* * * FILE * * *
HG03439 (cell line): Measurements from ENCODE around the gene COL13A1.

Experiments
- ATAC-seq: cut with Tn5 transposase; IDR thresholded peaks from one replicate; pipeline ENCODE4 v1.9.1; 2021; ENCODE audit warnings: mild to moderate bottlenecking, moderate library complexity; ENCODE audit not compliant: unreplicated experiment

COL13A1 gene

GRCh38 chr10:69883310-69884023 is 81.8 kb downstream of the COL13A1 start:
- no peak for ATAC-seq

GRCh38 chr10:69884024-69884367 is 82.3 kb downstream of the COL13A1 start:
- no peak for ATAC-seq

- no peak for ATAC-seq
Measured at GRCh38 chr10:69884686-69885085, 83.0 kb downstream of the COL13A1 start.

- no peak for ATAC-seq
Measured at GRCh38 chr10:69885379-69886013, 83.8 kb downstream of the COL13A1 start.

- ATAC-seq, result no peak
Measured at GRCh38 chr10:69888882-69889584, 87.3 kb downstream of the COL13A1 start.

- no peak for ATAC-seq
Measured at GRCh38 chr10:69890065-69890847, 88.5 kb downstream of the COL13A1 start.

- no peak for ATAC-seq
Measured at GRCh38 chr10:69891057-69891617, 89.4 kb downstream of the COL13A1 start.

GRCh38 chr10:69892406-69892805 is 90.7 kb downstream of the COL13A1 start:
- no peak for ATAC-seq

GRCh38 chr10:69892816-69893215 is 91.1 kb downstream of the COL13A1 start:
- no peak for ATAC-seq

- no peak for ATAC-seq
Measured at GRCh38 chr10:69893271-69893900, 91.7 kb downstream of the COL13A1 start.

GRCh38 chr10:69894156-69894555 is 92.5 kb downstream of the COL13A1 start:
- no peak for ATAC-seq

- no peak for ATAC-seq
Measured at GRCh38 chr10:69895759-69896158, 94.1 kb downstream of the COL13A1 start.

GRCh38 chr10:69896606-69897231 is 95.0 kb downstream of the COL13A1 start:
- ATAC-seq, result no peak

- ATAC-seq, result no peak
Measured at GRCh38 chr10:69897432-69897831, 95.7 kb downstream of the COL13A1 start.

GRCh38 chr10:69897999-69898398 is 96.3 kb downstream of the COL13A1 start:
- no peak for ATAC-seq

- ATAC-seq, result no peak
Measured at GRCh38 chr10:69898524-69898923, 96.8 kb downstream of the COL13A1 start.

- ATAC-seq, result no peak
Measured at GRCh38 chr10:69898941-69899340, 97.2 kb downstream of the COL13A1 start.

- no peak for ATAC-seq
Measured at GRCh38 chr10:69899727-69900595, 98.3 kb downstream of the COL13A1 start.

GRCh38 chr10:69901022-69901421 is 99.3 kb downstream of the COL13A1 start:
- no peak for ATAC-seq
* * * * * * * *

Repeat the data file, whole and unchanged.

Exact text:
HG03439 (cell line): Measurements from ENCODE around the gene COL13A1.

Experiments
- ATAC-seq: cut with Tn5 transposase; IDR thresholded peaks from one replicate; pipeline ENCODE4 v1.9.1; 2021; ENCODE audit warnings: mild to moderate bottlenecking, moderate library complexity; ENCODE audit not compliant: unreplicated experiment

COL13A1 gene

GRCh38 chr10:69883310-69884023 is 81.8 kb downstream of the COL13A1 start:
- no peak for ATAC-seq

GRCh38 chr10:69884024-69884367 is 82.3 kb downstream of the COL13A1 start:
- no peak for ATAC-seq

- no peak for ATAC-seq
Measured at GRCh38 chr10:69884686-69885085, 83.0 kb downstream of the COL13A1 start.

- no peak for ATAC-seq
Measured at GRCh38 chr10:69885379-69886013, 83.8 kb downstream of the COL13A1 start.

- ATAC-seq, result no peak
Measured at GRCh38 chr10:69888882-69889584, 87.3 kb downstream of the COL13A1 start.

- no peak for ATAC-seq
Measured at GRCh38 chr10:69890065-69890847, 88.5 kb downstream of the COL13A1 start.

- no peak for ATAC-seq
Measured at GRCh38 chr10:69891057-69891617, 89.4 kb downstream of the COL13A1 start.

GRCh38 chr10:69892406-69892805 is 90.7 kb downstream of the COL13A1 start:
- no peak for ATAC-seq

GRCh38 chr10:69892816-69893215 is 91.1 kb downstream of the COL13A1 start:
- no peak for ATAC-seq

- no peak for ATAC-seq
Measured at GRCh38 chr10:69893271-69893900, 91.7 kb downstream of the COL13A1 start.

GRCh38 chr10:69894156-69894555 is 92.5 kb downstream of the COL13A1 start:
- no peak for ATAC-seq

- no peak for ATAC-seq
Measured at GRCh38 chr10:69895759-69896158, 94.1 kb downstream of the COL13A1 start.

GRCh38 chr10:69896606-69897231 is 95.0 kb downstream of the COL13A1 start:
- ATAC-seq, result no peak

- ATAC-seq, result no peak
Measured at GRCh38 chr10:69897432-69897831, 95.7 kb downstream of the COL13A1 start.

GRCh38 chr10:69897999-69898398 is 96.3 kb downstream of the COL13A1 start:
- no peak for ATAC-seq

- ATAC-seq, result no peak
Measured at GRCh38 chr10:69898524-69898923, 96.8 kb downstream of the COL13A1 start.

- ATAC-seq, result no peak
Measured at GRCh38 chr10:69898941-69899340, 97.2 kb downstream of the COL13A1 start.

- no peak for ATAC-seq
Measured at GRCh38 chr10:69899727-69900595, 98.3 kb downstream of the COL13A1 start.

GRCh38 chr10:69901022-69901421 is 99.3 kb downstream of the COL13A1 start:
- no peak for ATAC-seq